An understanding of shock wave propagation in materials is important for many aspects of Soldier protection, including ballistic and blast mitigation, as well for understanding failure analysis and fundamental material properties. Central to shock wave mitigation is the concept of impedance mismatch and disruption of wave propagation using dissimilar material interfaces. Molecular composites, such as those utilizing graphene or monolayer MoS2 as inclusions, represent a compelling opportunity to create extreme impedance mismatch in materials comprised exclusively of nanometer scale interfaces. This ISN-4 project seeks to explore a new class of molecular composite materials invented at MIT that can impose novel impedance mis-match architectures or self-reinforce via a variety of novel mechanisms in response to an incident shockwave, using the energy and deformation of the wave itself. The project will produce novel materials for fundamental investigations of wave propagation in highly anisotropic molecular composite stacks and scroll structures, tested using facilities at ARL. These materials are made possible using a series of new fabrication methods developed at MIT as a part of ISN-3, namely the 4j method and shear scrolling of 2D materials to produce planar and fiber composites.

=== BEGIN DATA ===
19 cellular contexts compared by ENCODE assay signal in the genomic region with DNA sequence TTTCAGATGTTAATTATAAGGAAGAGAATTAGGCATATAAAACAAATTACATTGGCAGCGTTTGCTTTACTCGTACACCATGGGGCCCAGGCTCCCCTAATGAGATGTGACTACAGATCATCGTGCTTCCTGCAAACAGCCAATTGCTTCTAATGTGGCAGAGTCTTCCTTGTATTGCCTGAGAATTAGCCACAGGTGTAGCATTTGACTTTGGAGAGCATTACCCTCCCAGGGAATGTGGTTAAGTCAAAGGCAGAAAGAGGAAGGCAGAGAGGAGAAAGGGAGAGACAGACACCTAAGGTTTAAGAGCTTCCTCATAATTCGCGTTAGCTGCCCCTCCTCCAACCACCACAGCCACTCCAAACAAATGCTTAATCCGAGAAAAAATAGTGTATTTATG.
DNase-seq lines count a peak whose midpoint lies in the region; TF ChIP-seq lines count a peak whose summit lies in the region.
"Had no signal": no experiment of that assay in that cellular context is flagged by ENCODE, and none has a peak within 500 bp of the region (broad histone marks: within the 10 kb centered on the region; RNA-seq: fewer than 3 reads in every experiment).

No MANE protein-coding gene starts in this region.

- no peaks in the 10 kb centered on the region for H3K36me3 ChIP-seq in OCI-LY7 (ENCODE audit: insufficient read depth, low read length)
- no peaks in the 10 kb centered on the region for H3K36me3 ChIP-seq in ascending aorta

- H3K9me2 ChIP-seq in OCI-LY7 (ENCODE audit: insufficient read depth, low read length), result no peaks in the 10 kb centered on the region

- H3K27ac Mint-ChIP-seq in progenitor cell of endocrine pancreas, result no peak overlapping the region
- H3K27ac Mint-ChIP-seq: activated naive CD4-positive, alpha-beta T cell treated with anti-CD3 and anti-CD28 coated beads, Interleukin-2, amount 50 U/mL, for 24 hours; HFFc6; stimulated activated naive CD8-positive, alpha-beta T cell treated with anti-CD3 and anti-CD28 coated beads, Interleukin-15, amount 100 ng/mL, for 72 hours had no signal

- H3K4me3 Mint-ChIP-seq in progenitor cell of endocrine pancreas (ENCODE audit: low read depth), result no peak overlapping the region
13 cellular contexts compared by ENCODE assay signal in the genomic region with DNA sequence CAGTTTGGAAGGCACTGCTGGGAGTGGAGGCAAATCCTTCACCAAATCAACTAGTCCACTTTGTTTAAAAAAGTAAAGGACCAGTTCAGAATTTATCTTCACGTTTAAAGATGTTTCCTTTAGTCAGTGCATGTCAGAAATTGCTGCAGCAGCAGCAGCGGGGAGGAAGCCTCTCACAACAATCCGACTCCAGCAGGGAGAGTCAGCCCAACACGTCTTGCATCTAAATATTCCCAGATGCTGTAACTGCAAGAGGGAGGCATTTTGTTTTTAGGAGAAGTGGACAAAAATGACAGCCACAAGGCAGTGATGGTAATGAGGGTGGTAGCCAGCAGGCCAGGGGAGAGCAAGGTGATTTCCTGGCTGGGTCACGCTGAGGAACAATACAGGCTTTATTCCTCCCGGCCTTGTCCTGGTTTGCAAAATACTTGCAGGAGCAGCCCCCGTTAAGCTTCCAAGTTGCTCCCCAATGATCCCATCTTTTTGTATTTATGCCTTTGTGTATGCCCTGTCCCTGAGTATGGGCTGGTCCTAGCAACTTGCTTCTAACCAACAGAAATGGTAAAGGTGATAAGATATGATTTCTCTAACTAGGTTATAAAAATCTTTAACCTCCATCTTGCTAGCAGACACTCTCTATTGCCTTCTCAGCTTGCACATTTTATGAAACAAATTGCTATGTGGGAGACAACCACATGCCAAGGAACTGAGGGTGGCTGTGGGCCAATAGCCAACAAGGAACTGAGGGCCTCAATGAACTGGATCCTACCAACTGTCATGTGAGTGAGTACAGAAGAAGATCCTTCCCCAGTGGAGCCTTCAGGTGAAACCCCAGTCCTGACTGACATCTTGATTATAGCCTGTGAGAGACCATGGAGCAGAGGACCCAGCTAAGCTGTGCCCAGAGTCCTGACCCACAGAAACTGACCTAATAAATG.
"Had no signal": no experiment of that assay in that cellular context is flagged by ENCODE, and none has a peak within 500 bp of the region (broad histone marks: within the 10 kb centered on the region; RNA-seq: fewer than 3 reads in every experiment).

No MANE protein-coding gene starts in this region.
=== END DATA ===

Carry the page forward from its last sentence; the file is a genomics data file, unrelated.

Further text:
The primarily goal of this project is the production of design principles for how discontinuous phonon waves can be directed, steered, concentrated and controlled using nanofabrication techniques. Ultrafast spectroscopic and imaging tools at both ARL and MIT will be leveraged to study shockwave propagation for comparison to modeling. Molecular simulation using reactive force fields will be used to understand shock propagation and material affects in molecular composites produced in this work. This project is designed to be highly integrated and synergistic with efforts at ARL that are actively exploring mechanisms of shock mitigation. This continues and extends a highly successful record of collaboration between the MIT and ARL laboratories, a key objective of the ISN. The overall outcome of this ISN effort will be to produce new insight into our understanding and control of shockwaves in composite materials. It will also produce new material architectures that have unique combinations of mechanical and other functionalities.